Pomo Indian myths and some of their sacred meanings
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Pomo Indian myths and some of their sacred meanings by Cora Clark

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Published by Vantage Press in New York .
Written in English

Subjects:

  • Pomo Indians -- Folklore.

Book details:

Edition Notes

Statementcollected by Cora Clark and her sister, Texa Bowen Williams.
ContributionsWilliams, Texa Bowen.
Classifications
LC ClassificationsE99.P65 C55
The Physical Object
Pagination127 p.
Number of Pages127
ID Numbers
Open LibraryOL6154184M
LC Control Number54007411
OCLC/WorldCa1477817

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Pomo Indian myths and some of their sacred meanings. New York, Vantage Press [] (OCoLC) Online version: Clark, Cora. Pomo Indian myths and some of their sacred meanings. New York, Vantage Press [] (OCoLC) Document Type: Book: All Authors / Contributors: Cora Clark; Texa Bowen Williams.   Pomo Indians: Myths and Some of Their Sacred Meanings [Clark, Cora, Williams, Texa Bowen, Eaglewing, Chief] on *FREE* shipping on qualifying offers. Pomo Indians: Myths and Some of Their Sacred Meanings5/5(1). In the s, The Pomo Indian entered a busy market with some European people. One of their most wanted items was Pomo Indian fur. The Pomo Indian mostly traded fur with Russian people. The Russian missionaries began preaching and converting people. Then the Spanish missionaries came and did the same thing (Pritzker, par. 15). Pomo Indian myths and some of their sacred meanings, (New York, Vantage Press, []), by Cora Clark and Texa Bowen Williams (page images at HathiTrust) The ethno-geography of the Pomo and neighboring Indians / (Berkeley: The University Press, ), .

Pomo Indian Fact Sheet. Native American Facts For Kids was written for young people learning about the Pomo tribe for school or home-schooling reports. We encourage students and teachers to visit our main Pomo website for in-depth information about the tribe, but here are our answers to the questions we are most often asked by children, with Pomo pictures and links we believe are suitable for. The Pomo had a strong mythology of creation and world order. It includes the personification of the Kuksu or Guksu healer spirit, spirits from six cardinal directions, and the Coyote as their ancestor and creator god.. Prehistory. According to some linguistic reconstructions, the Pomo people descend from the Hokan-speaking people in the Sonoma County, California region. The Elem Indian Colony of Pomo Indians is the only Southeastern Pomo indian tribe that is a federally recognized tribal government. The Southeastern Pomo Tribes of Lake County, California were a united sovereign fishing and gathering nation that consisted of four main villages. Today, there are roughly 20 Pomo rancherias in northern California.   A. Sutherland - - The Coyote is very prominent animal in many Native American legends. The basis of his character is the same in all myths; however, certain character traits of this extraordinary figure vary widely from region to region. Like real coyotes, mythological coyotes are usually notable for their crafty intelligence, stealth, and voracious appetite. In some Native.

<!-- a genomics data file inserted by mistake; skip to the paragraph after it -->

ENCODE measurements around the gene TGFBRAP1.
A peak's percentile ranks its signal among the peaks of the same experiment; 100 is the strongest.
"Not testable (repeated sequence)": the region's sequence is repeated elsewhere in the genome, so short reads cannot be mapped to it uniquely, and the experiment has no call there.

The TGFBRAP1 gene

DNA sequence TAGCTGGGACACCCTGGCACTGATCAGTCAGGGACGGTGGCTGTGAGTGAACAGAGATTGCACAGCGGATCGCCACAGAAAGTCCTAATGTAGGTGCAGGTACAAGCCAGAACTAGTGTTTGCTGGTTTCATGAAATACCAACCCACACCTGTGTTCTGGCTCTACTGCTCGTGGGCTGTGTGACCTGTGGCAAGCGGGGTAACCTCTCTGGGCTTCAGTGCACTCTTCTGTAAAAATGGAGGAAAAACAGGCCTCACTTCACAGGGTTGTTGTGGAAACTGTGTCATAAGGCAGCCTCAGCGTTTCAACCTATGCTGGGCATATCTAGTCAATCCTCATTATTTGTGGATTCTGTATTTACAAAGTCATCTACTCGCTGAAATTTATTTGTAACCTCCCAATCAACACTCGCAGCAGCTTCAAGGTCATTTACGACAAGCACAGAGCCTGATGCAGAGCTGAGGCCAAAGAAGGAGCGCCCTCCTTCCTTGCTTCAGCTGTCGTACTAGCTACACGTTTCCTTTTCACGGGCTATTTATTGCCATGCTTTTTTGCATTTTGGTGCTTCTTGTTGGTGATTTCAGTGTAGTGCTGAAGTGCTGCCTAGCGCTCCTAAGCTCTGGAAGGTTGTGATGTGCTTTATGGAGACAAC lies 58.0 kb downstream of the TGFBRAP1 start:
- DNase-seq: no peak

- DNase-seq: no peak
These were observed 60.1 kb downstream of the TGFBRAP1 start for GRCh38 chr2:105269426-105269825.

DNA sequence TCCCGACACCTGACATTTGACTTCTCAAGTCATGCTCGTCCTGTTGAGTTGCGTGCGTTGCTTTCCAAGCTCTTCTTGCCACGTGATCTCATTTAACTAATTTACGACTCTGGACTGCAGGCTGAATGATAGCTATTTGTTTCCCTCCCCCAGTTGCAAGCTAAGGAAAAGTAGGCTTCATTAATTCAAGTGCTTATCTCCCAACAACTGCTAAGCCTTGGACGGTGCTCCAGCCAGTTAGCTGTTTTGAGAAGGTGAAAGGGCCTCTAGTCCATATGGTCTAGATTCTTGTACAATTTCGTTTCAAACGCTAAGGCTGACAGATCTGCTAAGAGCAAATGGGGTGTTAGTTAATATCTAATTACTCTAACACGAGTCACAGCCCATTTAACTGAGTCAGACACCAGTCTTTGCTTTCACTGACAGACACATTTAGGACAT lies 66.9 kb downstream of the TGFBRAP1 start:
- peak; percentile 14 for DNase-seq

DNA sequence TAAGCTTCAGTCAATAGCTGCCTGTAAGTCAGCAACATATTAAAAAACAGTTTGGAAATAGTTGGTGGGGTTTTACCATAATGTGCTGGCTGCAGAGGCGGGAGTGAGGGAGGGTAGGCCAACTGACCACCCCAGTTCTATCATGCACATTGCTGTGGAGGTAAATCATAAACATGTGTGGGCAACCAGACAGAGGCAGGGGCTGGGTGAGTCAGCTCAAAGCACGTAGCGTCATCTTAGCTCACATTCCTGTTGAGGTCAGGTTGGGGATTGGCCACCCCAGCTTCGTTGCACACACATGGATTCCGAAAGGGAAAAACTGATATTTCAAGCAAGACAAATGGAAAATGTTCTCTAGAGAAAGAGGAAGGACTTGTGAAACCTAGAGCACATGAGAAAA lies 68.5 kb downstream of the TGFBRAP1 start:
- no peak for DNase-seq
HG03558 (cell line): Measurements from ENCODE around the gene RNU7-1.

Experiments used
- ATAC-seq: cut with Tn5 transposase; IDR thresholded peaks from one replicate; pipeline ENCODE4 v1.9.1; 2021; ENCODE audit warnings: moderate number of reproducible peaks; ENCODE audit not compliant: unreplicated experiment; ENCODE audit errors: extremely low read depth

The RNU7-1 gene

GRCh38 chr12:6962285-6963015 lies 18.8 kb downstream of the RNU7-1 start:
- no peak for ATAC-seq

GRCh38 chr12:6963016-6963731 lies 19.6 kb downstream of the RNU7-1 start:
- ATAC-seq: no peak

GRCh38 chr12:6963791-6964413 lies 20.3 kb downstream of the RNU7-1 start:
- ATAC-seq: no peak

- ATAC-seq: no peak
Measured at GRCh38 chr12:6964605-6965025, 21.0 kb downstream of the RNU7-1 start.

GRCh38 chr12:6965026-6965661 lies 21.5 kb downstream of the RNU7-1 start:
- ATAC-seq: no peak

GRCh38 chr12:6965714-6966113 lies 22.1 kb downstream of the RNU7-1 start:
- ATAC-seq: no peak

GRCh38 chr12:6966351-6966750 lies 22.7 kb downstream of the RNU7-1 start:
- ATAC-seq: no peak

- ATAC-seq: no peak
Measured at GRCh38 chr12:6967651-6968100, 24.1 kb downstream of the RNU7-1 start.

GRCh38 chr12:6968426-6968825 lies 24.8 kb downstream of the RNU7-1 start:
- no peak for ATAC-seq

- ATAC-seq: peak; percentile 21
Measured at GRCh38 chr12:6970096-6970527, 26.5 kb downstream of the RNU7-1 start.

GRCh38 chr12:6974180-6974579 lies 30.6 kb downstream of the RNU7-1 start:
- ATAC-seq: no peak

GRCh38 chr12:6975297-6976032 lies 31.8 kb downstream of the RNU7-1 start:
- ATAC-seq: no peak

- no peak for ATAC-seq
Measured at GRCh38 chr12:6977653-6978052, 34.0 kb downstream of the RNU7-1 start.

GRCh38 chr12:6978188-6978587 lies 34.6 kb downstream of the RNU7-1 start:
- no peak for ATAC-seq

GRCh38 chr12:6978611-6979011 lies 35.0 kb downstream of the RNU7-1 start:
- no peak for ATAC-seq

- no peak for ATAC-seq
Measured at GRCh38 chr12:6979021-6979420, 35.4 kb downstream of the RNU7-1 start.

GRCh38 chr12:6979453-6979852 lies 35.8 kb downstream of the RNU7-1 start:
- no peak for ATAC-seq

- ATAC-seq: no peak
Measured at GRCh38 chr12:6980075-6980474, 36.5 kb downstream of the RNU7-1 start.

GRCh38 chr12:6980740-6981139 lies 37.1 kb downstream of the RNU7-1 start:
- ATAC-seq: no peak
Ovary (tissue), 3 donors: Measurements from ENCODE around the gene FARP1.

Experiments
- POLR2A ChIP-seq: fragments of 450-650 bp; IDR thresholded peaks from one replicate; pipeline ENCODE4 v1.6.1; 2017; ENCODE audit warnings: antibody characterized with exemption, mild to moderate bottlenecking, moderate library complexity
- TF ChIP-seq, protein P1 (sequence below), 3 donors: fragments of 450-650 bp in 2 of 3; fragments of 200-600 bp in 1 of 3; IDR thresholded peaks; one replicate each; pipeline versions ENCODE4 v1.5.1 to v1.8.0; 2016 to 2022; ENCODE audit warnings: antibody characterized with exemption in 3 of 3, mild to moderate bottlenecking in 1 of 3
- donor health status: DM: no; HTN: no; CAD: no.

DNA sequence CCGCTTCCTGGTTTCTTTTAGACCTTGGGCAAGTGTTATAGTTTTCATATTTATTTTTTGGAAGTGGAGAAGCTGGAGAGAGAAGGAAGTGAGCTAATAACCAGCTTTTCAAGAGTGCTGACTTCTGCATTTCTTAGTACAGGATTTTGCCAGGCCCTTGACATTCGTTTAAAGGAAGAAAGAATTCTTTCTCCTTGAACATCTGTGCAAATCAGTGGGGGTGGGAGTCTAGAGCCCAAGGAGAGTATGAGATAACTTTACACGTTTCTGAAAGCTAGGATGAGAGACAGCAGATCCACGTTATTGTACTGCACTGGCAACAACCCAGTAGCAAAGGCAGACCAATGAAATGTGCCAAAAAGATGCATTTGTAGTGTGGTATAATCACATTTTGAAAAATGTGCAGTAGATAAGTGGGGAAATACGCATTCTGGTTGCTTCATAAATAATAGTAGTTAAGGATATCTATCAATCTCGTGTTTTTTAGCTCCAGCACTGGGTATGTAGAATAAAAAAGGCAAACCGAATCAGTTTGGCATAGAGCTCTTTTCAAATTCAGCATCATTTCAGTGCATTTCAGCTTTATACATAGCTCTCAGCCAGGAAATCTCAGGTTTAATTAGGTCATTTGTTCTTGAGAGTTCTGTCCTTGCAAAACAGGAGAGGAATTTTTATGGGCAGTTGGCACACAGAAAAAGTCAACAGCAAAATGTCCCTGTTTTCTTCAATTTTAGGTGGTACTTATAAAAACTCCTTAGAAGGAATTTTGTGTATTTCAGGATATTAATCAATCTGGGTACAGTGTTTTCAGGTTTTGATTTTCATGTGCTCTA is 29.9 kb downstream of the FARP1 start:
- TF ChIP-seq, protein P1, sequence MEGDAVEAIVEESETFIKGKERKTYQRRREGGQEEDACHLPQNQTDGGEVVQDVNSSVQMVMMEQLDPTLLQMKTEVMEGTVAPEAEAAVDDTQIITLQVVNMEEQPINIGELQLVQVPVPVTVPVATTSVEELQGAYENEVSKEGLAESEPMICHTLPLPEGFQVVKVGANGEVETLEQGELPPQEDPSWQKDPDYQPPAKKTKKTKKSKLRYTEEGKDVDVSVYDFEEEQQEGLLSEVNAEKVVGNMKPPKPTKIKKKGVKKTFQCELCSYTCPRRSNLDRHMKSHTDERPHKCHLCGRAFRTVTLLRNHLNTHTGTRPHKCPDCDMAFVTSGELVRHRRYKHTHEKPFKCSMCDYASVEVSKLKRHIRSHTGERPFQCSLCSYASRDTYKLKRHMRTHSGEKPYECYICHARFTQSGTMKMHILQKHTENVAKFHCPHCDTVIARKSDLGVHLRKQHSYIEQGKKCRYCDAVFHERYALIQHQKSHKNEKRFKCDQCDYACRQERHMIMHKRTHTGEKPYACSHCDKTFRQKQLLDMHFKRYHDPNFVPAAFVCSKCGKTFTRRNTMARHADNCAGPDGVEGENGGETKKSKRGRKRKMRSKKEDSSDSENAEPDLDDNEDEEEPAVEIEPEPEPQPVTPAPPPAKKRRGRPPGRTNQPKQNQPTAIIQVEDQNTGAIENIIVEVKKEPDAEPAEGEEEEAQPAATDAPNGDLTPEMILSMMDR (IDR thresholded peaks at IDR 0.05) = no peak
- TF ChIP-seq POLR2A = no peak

Some time before World War I, Lake County Pomo parents challenged local school districts, which would not admit Indian children (who were taken from their families -- if caught -- and sent to distant BIA boarding schools). Though the case was won, the California school board exercised a then legal option to establish separate public schools for. Picture book illustrating a Pomo Indian myth about the importance of pests like grasshoppers. Spirits of the Earth: A Guide to Native American Nature Symbols, Stories, and Ceremonies: Book by a Karuk elder about the meanings of Indian animal spirits, including a chapter on grasshoppers. Tree Lore: (Sacred Trees) Tree lore is a suspected ancient school of knowledge with roots stretching back into our earliest symbolic imaginations. The Tree is a common universal, archetypal symbol that can be found in many different traditions around the ancient world.   Some of these historical symbols for words/phrases go back to times as old as BC (and before). Known as pictographs, these were created by painting with natural pigments such as the iron oxide found in limonite or hematite, charcoal, copper, soft rock, and white/yellow clays.. These were mixed together to create a variety of colors.